Finally, the third problem the company encountered was that of over expectations. The CEO wanted to develop the Great Lakes Health to become a world class medical facility. This however happened without due planning and distribution of funds towards achieving these objectives. Even with the availability of the numerous alternatives for the company, the executive committee decided to pick on the most expensive alternative without due research on the expectations for the installation of the system.

Alternative Solutions and Probable Outcomes

The first major problem is the lack of trained and experienced IT stakeholders. There are primarily two alternative solutions for the above problem. First, the company may opt to employ full time IT staff members for the company. Secondly, the company may hire the services of IT consultancy companies. This will enable the company in better planning the project and ensuring that the right system is purchased.

The second challenge was the poor communication with the stakeholders. As observed throughout the project, the executive management has been responsible for handling all the installation project. The project implementation team never communicated with the expected users of the system, the owners of the system nor the customers to obtain their views on what they wanted from the implemented system. Stakeholder communication may be effectively achieved through the issuance of data collection questionnaires, interviews as well as discussion groups.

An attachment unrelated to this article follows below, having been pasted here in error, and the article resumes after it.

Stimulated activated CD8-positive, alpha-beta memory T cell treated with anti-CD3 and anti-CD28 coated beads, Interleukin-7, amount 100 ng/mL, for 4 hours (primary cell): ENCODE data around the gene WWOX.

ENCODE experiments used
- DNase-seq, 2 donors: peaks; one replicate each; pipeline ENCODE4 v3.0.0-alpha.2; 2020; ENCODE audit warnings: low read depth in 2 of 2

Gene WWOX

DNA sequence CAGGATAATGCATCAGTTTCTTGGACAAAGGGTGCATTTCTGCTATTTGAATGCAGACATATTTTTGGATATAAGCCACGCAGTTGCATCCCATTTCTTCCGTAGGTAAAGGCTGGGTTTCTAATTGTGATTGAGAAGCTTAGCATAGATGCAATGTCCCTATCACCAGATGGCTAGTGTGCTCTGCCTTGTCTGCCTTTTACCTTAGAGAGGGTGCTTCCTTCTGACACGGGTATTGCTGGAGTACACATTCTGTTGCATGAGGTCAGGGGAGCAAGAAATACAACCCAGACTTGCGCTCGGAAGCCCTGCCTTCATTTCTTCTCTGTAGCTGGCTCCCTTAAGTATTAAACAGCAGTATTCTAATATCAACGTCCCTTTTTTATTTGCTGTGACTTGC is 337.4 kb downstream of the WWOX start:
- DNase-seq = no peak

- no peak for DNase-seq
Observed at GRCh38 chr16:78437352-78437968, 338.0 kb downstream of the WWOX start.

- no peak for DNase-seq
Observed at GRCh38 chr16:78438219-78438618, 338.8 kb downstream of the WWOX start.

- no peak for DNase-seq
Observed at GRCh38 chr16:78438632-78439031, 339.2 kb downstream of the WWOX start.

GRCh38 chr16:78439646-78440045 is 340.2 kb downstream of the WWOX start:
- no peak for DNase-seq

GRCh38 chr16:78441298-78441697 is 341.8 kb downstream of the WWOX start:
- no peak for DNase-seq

Finally, there lacked a comprehensive documentation of the requirements of the information system to be installed. This led to a project marred with over-expectations on the project thus poor budget estimates. This may have been solved by collection of information from the stakeholders or through assessing the services provided by the existing variety of information systems.

Recommended Solution

On assessment of the above detailed alternatives, I recommend the employment of company’s full time IT staff members responsible for the implementation of any IT project within the company. Although this might be expensive, this is necessary as the department would assist the company in making any specific IT related decisions. This would also assist in ensuring staff training on the utilization of the IT system. The IT department will also assist oversee all the different IT initiatives implemented by the company. Secondly, I recommend the implementation of a comprehensive feasibility in seeking to understand the requirements of the company. This will enable the company in the purchase of required and cost-effective systems which will serve the company effectively without requiring massive investments.

  • Al-Aboud, F. (2011). Strategic Information Systems Planning: A Brief Review. International Journal of Computer Science and Network Security, 11(5), 179 – 184.
  • Naqvi, I., Aziz, S. & Rehman, K. (2011). The impact of stakeholder communication on project outcome. African Journal of Business Management, 5(14), 5824-5832.